Wednesday, July 09, 2008

On the Lighter Side--Books, Books, Books! Okay, some are Heavy!

I copied this from Iris. This is from something called 'The Big Read' from the NEA. They came up with a list of their top 100 books, and they estimate that the average adult has only read 6 of these books. I will highlight the ones I've read. Cut and paste into your blog and let us know which you've read. And then maybe hop over to Amazon or take a trip to Barnes and Noble for some summer reading material.

1 Pride and Prejudice - Jane Austen
2 The Lord of the Rings - JRR Tolkien
3 Jane Eyre - Charlotte Bronte
4 Harry Potter series - JK Rowling
5 To Kill a Mockingbird - Harper Lee
6 The Bible
7 Wuthering Heights - Emily Bronte
8 Nineteen Eighty Four - George Orwell

9 His Dark Materials - Philip Pullman
10 Great Expectations - Charles Dickens
11 Little Women - Louisa M Alcott

12 Tess of the D’Urbervilles - Thomas Hardy
13 Catch 22 - Joseph Heller
14 Complete Works of Shakespeare
15 Rebecca - Daphne Du Maurier
16 The Hobbit - JRR Tolkien

17 Birdsong - Sebastian Faulks1
8 Catcher in the Rye - JD Salinger
19 The Time Traveler’s Wife - Audrey Niffenegger
20 Middlemarch - George Eliot
21 Gone With The Wind - Margaret Mitchell
22 The Great Gatsby - F Scott Fitzgerald
23 Bleak House - Charles Dickens
24 War and Peace - Leo Tolstoy
25 The Hitch Hiker’s Guide to the Galaxy - Douglas Adams
26 Brideshead Revisited - Evelyn Waugh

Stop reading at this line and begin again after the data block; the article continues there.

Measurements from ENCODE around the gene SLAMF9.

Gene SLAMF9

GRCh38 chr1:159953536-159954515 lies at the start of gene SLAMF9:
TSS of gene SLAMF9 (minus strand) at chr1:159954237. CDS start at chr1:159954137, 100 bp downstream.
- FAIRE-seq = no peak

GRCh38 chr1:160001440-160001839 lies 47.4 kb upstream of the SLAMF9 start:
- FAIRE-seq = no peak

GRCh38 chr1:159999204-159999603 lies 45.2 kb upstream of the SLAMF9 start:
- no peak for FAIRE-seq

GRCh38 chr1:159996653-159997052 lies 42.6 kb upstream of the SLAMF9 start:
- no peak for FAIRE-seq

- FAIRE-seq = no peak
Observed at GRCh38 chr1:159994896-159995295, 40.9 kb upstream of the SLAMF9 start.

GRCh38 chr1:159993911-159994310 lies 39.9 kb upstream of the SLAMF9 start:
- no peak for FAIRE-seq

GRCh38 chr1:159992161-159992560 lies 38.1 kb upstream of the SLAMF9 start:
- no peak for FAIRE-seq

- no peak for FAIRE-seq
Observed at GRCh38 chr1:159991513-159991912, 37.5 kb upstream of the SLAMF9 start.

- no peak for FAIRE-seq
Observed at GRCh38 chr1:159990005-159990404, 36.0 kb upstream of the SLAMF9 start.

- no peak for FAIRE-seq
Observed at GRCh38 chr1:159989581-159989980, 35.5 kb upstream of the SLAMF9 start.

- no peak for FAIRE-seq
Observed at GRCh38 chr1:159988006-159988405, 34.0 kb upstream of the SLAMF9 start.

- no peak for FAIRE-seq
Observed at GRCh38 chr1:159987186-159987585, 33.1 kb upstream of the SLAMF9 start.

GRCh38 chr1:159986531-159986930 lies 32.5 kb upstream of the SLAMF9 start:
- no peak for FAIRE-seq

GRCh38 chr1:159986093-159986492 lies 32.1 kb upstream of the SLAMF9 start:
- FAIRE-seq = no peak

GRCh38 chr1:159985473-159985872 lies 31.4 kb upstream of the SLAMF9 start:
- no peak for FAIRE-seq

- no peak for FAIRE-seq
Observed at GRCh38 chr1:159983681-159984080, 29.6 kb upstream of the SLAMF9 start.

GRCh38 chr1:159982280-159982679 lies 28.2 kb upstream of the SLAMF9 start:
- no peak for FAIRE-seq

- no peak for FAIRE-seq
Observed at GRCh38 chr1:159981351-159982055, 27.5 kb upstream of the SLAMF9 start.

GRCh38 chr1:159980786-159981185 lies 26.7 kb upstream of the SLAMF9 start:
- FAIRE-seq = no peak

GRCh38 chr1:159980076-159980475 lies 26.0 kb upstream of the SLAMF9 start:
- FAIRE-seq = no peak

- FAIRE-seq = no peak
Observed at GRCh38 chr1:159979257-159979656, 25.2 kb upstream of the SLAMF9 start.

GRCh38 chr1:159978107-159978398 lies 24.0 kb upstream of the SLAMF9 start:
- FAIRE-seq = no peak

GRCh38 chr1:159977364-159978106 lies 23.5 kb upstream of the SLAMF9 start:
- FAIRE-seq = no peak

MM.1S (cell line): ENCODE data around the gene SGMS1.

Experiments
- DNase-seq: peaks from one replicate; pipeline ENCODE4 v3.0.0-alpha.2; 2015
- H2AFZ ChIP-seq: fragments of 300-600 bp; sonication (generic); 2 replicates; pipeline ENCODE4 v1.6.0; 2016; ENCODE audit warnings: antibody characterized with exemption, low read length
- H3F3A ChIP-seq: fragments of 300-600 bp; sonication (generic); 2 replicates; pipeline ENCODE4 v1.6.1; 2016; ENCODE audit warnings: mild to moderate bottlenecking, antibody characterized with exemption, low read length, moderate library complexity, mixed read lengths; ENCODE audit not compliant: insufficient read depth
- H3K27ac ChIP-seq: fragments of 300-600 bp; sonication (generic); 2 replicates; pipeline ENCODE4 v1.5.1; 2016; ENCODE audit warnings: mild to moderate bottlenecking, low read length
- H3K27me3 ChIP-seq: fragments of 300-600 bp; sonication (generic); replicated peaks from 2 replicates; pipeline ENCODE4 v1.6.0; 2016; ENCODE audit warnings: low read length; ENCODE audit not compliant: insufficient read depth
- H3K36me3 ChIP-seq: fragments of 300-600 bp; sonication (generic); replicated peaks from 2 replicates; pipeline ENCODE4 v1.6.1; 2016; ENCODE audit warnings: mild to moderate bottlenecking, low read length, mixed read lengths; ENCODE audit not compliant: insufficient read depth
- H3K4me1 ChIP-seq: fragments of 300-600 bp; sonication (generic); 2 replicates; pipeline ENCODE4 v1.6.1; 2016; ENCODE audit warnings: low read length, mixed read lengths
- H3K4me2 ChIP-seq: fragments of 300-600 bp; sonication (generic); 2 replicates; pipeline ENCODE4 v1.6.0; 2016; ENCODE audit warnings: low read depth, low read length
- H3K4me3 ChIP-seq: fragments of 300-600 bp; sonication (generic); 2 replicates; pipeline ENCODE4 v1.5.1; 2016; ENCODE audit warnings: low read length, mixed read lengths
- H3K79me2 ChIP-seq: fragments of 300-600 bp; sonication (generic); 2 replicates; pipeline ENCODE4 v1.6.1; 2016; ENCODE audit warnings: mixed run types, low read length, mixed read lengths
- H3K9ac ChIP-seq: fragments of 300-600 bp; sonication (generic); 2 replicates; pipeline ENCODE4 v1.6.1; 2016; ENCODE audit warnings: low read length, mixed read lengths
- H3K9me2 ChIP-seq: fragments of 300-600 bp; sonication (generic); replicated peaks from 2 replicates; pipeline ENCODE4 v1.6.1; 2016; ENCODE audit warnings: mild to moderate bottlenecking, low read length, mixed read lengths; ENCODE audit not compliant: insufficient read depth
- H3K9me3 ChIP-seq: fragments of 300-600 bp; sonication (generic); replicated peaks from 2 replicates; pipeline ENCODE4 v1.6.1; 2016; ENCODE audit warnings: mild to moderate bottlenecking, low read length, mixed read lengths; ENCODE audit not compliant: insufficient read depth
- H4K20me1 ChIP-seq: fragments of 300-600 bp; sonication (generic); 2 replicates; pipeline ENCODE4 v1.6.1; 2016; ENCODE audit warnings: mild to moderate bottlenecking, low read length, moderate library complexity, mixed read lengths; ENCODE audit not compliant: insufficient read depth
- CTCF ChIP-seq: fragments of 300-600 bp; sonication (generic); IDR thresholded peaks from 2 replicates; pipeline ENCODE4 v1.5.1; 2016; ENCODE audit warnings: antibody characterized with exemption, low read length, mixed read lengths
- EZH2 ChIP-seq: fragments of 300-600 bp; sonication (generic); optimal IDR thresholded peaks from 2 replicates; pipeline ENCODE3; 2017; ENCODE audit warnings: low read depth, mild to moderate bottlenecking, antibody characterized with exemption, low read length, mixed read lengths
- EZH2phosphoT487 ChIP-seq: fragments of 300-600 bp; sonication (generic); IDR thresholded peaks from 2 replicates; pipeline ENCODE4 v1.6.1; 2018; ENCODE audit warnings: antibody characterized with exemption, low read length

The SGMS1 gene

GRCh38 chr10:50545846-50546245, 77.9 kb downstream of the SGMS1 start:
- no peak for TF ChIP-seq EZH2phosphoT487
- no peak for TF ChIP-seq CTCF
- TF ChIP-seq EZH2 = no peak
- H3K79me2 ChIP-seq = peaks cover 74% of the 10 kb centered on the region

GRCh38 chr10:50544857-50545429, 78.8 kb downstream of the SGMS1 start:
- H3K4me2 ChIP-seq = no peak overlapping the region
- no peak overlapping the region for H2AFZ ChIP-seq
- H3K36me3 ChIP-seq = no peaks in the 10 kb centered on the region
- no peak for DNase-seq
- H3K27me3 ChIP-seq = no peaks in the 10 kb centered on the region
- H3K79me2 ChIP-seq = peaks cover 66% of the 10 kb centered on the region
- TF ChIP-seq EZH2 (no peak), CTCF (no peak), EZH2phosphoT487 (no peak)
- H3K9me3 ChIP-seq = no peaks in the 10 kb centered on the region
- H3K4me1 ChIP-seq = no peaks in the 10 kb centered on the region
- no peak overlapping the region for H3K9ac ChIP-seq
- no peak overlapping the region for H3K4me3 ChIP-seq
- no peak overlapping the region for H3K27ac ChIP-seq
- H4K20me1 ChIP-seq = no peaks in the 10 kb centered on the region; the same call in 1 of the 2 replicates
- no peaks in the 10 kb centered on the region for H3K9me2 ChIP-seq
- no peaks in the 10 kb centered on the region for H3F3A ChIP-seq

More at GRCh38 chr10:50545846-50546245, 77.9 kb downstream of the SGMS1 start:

27 Crime and Punishment - Fyodor Dostoyevsky
28 Grapes of Wrath - John Steinbeck
29 Alice in Wonderland - Lewis Carroll
30 The Wind in the Willows - Kenneth Grahame

31 Anna Karenina - Leo Tolstoy
32 David Copperfield - Charles Dickens
33 Chronicles of Narnia - CS Lewis
34 Emma - Jane Austen

35 Persuasion - Jane Austen
36 The Lion, The Witch and The Wardrobe - CS Lewis
37 The Kite Runner - Khaled Hosseini
38 Captain Corelli’s Mandolin - Louis De Bernieres
39 Memoirs of a Geisha - Arthur Golden
40 Winnie the Pooh - AA Milne
41 Animal Farm - George Orwell
42 The Da Vinci Code - Dan Brown
43 One Hundred Years of Solitude - Gabriel Garcia Marquez
44 A Prayer for Owen Meaney - John Irving
45 The Woman in White - Wilkie Collins
46 Anne of Green Gables - LM Montgomery
47 Far From The Madding Crowd - Thomas Hardy

48 The Handmaid’s Tale - Margaret Atwood
49 Lord of the Flies - William Golding
50 Atonement - Ian McEwan
51 Life of Pi - Yann Martel
52 Dune - Frank Herbert
53 Cold Comfort Farm - Stella Gibbons
54 Sense and Sensibility - Jane Austen
55 A Suitable Boy - Vikram Seth
56 The Shadow of the Wind - Carlos Ruiz Zafon
57 A Tale Of Two Cities - Charles Dickens
58 Brave New World - Aldous Huxley
59 The Curious Incident of the Dog in the Night-time - Mark Haddon
60 Love In The Time Of Cholera - Gabriel Garcia Marquez
61 Of Mice and Men - John Steinbeck
62 Lolita - Vladimir Nabokov
63 The Secret History - Donna Tartt
64 The Lovely Bones - Alice Sebold
65 Count of Monte Cristo - Alexandre Dumas
66 On The Road - Jack Kerouac
67 Jude the Obscure - Thomas Hardy
68 Bridget Jones’s Diary - Helen Fielding
69 Midnight’s Children - Salman Rushdie
70 Moby Dick - Herman Melville
71 Oliver Twist - Charles Dickens
72 Dracula - Bram Stoker
73 The Secret Garden - Frances Hodgson Burnett
74 Notes From A Small Island - Bill Bryson
75 Ulysses - James Joyce
76 The Bell Jar - Sylvia Plath
77 Swallows and Amazons - Arthur Ransome
78 Germinal - Emile Zola
79 Vanity Fair - William Makepeace Thackeray
80 Possession - AS Byatt
81 A Christmas Carol - Charles Dickens
82 Cloud Atlas - David Mitchell
83 The Color Purple - Alice Walker